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Clocks, DBMs and States in Timed Systems
Uppsala University, Disciplinary Domain of Science and Technology, Mathematics and Computer Science, Department of Information Technology, Division of Computer Systems. Uppsala University, Disciplinary Domain of Science and Technology, Mathematics and Computer Science, Department of Information Technology, Computer Systems.
2002 (English)Doctoral thesis, comprehensive summary (Other academic)
Abstract [en]

Today, computers are used to control various technical systems in our society. In many cases, time plays a crucial role in the operation of computers embedded in such systems. This thesis is about techniques and tools for the analysis of timing behaviours of computer systems. Its main contributions are in the development and implementation of UPPAAL, a tool designed to automate the analysis process of systems modelled as timed automata.

As the first contribution, we present a software package for timing constraints represented as Difference Bound Matrices. We describe in details, all data-structures and operations for DBMs needed in state-space exploration of timed automata, as well as techniques for efficient implementation. In particular, we have developed two normalisation algorithms to guarantee termination of reachability analysis for timed automata containing constraints on clock differences, that transform DBMs according to not only maximal constants of clocks as in algorithms published in the literature, but also difference constraints appearing in the automata. The second contribution of this thesis is a collection of low level optimisations on the internal data-structures and algorithms of UPPAAL to minimise memory and time consumption. We present compression techniques to allow the state-space of a system to be efficiently stored and manipulated in main memory. We also study super-trace and hash-compaction methods for timed automata to deal with system-models for which the size of available memory is too small to store the explored state-space. Our experiments show that these techniques have greatly improved the performance of UPPAAL. The third contribution is in partial-order reduction techniques for timed-systems. A major problem in automatic verification is the large number of redundant states and transitions introduced by modelling concurrent events as interleaved transitions. We propose a notion of committed locations for timed automata. Committed locations are annotations that can be used for not only modelling of intermediate states within atomic transitions, but also guiding the model checker to ignore unnecessary interleavings in state-space exploration. The notion of committed locations has been generalised to give a local-time semantics for networks of timed automata, which allows for the application of existing partial order reduction techniques to timed systems.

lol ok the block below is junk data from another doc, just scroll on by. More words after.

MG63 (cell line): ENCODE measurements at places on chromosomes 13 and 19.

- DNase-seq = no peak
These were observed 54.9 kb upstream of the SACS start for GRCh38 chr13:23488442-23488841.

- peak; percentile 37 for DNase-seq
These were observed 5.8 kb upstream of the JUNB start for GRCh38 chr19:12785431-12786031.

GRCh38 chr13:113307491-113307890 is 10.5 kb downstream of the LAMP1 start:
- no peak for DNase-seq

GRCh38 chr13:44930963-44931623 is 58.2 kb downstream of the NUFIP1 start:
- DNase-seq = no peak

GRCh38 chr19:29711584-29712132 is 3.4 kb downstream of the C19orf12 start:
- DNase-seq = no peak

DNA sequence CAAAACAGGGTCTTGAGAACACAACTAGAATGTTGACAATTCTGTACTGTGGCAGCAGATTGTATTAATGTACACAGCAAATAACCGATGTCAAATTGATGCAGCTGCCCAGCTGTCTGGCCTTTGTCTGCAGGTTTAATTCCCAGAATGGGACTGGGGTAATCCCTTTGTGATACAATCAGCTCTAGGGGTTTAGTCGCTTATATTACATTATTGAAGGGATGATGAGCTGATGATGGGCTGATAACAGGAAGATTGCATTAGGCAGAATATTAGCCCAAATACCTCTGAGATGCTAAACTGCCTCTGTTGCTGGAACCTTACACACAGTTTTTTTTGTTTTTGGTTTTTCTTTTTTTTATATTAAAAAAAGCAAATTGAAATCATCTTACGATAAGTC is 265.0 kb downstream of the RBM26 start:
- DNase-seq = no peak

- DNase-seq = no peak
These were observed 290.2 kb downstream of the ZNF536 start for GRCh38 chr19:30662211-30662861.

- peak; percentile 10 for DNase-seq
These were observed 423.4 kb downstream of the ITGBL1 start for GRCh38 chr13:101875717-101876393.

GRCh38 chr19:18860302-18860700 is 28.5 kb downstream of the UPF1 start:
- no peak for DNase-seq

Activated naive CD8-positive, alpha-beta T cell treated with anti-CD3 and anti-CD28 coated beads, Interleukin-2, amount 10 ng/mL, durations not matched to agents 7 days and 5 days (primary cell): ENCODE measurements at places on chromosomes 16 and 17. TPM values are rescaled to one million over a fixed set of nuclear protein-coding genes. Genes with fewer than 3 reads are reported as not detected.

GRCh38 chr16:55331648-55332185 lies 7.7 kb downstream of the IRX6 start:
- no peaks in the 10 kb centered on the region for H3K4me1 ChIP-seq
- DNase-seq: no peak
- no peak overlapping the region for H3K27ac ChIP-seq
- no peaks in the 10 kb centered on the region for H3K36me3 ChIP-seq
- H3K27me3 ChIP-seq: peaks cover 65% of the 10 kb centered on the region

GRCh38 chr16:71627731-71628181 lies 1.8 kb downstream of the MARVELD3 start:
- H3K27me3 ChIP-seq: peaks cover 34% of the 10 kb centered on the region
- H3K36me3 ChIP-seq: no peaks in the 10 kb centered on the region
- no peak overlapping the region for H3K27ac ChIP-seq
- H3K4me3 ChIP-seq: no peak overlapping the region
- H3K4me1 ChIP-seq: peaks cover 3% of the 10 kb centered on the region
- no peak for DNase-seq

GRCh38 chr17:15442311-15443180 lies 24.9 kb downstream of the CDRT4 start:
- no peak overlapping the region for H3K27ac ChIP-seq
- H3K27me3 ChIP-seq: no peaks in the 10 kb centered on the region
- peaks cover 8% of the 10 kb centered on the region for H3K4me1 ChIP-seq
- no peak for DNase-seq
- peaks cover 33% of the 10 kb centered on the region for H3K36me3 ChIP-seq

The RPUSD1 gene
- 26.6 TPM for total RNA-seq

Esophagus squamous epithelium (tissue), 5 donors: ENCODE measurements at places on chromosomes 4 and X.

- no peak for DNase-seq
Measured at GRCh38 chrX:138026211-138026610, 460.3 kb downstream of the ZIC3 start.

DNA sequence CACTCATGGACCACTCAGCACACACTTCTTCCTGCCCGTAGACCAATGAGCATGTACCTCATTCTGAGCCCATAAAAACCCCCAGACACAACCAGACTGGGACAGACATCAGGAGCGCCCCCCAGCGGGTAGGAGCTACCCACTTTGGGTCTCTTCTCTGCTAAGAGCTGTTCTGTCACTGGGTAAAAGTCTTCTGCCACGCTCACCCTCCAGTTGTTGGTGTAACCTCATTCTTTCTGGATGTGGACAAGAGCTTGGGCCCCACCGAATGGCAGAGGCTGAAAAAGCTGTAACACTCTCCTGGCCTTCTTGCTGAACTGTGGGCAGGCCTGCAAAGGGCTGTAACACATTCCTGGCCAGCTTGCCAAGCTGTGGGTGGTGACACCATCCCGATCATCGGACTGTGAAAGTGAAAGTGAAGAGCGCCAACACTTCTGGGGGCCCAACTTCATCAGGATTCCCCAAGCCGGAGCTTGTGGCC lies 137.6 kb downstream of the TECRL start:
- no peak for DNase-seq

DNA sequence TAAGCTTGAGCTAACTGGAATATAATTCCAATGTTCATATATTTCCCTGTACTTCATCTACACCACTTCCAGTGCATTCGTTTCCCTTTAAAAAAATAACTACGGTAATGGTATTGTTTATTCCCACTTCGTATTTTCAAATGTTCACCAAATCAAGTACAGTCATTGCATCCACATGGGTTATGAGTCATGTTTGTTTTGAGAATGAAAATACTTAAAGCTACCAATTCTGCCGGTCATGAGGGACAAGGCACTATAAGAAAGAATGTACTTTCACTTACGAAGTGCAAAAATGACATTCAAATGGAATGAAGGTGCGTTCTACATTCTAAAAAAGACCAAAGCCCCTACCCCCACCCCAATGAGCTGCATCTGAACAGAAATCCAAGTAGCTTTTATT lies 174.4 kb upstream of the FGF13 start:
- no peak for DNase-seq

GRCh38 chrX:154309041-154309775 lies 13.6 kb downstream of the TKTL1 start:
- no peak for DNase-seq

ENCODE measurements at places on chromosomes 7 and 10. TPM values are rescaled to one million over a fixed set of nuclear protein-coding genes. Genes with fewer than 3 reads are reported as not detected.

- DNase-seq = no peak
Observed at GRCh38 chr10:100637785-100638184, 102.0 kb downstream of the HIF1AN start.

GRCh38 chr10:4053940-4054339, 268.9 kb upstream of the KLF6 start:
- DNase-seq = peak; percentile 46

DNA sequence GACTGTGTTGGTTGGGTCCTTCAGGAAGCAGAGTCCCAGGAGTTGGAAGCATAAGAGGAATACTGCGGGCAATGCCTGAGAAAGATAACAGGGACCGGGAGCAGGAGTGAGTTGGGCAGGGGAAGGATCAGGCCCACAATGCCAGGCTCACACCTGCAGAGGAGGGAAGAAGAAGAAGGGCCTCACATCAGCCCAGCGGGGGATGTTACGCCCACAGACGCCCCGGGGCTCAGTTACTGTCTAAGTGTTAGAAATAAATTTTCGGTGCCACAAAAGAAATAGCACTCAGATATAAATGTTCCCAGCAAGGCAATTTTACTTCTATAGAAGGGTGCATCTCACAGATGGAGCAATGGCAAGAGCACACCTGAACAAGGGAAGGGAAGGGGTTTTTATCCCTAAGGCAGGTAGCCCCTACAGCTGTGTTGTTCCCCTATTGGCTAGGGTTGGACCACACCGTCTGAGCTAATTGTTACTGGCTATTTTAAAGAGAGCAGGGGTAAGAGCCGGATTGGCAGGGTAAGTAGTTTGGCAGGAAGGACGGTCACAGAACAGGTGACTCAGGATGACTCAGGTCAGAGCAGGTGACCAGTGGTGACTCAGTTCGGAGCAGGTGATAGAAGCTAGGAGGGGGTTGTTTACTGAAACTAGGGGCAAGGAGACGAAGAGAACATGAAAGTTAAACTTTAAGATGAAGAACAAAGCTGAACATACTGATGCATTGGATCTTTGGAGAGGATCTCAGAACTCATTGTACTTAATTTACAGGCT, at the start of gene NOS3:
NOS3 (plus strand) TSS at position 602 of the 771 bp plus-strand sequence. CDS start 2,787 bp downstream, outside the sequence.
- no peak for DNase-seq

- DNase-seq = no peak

Place, publisher, year, edition, pages
Uppsala: Acta Universitatis Upsaliensis , 2002. , 143 p.
Uppsala Dissertations from the Faculty of Science and Technology, ISSN 1104-2516 ; 39
National Category
Computer and Information Science
Research subject
Computer Science
URN: urn:nbn:se:uu:diva-2139ISBN: 91-554-5350-3OAI: oai:DiVA.org:uu-2139DiVA: diva2:161779
Public defence
2002-06-07, Polhemssalen, Ångströmlaboratoriet, Uppsala, 10:00
Available from: 2002-05-17 Created: 2002-05-17 Last updated: 2011-02-18Bibliographically approved

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